Post-COVID-19 manifestations after negative real-time reverse transcriptase-polymerase chain reaction (RT-PCR) test of SARS-CoV-2 had been largely studied in the literature. Kamal et al. [6] found a large similarity between the post-COVID-19 symptoms and the post-SARS-CoV. Meanwhile, Dana et al. [7] doubted the implication of long-term health consequences of severe acute respiratory syndrome coronavirus (SARS-CoV) and Middle East respiratory syndrome coronavirus (MERS-CoV) on patients recovered from COVID-19. The majority of previous trials addressed the post-COVID-19 symptoms through comprehensive medical questionnaires for relatively short periods after recovery. They proposed the link between COVID-19 severity and post-discharge manifestations through epidemiological studies. A Facebook survey for the post-COVID-19 symptoms was conducted by Yvonne et al. [8] who reported persistence of symptoms in the majority of COVID-19 survivors. Also, Carfì et al. [9] conducted a post-acute COVID-19 comprehensive questionnaire to detect the persistent symptoms after COVID-19 recovery in the follow-up period (14–60 days). They reported persistent at least one COVID-19-related symptom in the majority of patients.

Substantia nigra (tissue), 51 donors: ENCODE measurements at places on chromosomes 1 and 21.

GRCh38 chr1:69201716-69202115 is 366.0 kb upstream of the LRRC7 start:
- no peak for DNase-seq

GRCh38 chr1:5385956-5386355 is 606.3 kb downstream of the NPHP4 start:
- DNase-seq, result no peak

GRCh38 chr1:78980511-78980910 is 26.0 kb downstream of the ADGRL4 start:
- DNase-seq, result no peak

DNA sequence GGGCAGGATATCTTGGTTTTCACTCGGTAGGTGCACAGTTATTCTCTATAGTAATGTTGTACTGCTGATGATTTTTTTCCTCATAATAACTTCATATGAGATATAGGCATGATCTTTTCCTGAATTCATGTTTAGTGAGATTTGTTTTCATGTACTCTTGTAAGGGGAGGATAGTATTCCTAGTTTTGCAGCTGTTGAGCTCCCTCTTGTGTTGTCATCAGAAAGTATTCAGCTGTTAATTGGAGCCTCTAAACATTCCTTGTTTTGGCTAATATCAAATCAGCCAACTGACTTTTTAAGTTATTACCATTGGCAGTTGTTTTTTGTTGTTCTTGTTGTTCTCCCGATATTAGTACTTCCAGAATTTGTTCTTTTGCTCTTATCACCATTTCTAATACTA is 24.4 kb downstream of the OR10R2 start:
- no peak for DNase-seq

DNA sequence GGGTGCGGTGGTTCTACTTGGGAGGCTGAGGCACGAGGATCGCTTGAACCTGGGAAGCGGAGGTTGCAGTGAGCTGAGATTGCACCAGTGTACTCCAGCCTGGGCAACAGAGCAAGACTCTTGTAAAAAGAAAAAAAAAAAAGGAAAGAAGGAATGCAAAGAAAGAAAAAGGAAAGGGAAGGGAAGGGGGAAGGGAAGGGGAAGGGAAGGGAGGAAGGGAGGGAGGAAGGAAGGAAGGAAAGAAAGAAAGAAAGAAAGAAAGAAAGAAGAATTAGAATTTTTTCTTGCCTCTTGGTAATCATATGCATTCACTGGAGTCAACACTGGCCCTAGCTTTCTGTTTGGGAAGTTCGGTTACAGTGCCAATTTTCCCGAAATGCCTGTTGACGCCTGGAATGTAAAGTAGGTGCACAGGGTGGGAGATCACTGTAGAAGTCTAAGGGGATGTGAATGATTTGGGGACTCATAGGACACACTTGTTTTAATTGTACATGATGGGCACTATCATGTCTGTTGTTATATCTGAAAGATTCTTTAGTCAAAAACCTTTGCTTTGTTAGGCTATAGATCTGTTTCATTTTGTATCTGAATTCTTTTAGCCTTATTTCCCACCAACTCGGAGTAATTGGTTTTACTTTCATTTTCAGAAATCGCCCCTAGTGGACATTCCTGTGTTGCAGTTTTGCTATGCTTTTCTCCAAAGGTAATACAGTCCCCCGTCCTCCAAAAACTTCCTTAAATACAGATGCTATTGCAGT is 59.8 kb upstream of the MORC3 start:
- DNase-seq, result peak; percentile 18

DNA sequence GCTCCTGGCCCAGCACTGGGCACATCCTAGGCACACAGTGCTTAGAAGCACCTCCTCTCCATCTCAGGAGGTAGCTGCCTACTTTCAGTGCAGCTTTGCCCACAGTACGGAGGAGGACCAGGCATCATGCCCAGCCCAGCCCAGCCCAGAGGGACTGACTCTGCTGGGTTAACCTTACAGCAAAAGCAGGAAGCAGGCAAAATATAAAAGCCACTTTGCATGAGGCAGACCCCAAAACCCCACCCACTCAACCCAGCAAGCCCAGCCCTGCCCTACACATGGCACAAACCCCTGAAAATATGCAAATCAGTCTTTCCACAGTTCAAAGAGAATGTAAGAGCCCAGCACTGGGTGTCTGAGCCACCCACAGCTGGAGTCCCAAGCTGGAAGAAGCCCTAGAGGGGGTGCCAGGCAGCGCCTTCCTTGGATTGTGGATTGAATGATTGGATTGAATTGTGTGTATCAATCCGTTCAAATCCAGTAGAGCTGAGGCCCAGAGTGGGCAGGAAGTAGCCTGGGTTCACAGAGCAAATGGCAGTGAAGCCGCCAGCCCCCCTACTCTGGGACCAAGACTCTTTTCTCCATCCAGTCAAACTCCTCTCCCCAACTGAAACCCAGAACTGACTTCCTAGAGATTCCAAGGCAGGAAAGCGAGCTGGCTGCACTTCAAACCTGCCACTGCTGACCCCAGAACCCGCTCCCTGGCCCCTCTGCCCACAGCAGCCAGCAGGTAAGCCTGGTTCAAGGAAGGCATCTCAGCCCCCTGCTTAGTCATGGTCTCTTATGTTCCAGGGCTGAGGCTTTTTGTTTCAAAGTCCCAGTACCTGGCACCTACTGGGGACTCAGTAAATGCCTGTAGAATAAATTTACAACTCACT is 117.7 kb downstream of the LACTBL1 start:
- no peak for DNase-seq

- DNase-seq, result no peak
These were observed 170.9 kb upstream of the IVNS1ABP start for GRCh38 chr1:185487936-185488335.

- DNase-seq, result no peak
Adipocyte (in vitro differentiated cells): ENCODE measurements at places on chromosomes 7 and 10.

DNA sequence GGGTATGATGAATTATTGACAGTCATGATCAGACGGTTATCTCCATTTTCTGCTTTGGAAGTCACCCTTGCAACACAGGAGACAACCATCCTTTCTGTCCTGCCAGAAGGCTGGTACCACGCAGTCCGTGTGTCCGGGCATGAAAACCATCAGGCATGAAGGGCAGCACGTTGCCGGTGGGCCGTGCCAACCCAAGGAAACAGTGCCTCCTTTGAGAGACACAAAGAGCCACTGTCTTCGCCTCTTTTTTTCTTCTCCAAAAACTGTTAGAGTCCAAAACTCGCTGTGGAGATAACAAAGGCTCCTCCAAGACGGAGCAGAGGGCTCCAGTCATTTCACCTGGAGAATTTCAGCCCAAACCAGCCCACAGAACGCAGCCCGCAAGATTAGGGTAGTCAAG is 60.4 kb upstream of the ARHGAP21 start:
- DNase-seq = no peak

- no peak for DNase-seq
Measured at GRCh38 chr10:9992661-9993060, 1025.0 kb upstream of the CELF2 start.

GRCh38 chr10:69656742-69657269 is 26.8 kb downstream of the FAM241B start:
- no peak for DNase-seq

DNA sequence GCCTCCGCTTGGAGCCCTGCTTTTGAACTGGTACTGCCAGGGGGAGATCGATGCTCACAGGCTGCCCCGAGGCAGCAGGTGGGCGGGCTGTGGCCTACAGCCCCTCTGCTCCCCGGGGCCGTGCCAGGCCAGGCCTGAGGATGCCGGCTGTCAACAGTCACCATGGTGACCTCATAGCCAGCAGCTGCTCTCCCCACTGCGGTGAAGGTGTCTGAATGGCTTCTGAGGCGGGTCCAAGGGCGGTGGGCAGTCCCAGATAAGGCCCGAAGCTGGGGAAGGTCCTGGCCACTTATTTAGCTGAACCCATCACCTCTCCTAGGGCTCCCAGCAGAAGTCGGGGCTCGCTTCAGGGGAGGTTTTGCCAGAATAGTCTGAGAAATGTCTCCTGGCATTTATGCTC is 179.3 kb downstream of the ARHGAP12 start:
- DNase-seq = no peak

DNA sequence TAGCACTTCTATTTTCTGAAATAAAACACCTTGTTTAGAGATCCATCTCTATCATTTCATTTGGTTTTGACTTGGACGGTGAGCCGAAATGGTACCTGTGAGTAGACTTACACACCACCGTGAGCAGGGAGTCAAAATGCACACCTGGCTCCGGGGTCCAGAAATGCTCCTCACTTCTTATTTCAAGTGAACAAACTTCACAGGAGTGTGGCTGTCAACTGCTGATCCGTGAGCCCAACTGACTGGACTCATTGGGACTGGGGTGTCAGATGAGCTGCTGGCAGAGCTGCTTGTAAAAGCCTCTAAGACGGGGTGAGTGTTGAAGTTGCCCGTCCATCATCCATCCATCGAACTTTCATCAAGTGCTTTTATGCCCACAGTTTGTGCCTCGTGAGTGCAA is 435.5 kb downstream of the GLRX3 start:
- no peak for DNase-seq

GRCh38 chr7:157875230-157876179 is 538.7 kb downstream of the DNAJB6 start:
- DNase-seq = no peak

However, to our best knowledge, little is known about the pathological residue which may underlie the post-COVID-19 manifestations that necessitate comprehensive medical follow-up care. We tried to detect the significant clinical signs and biochemical alterations in COVID-19 survivors for relatively long periods after recovery.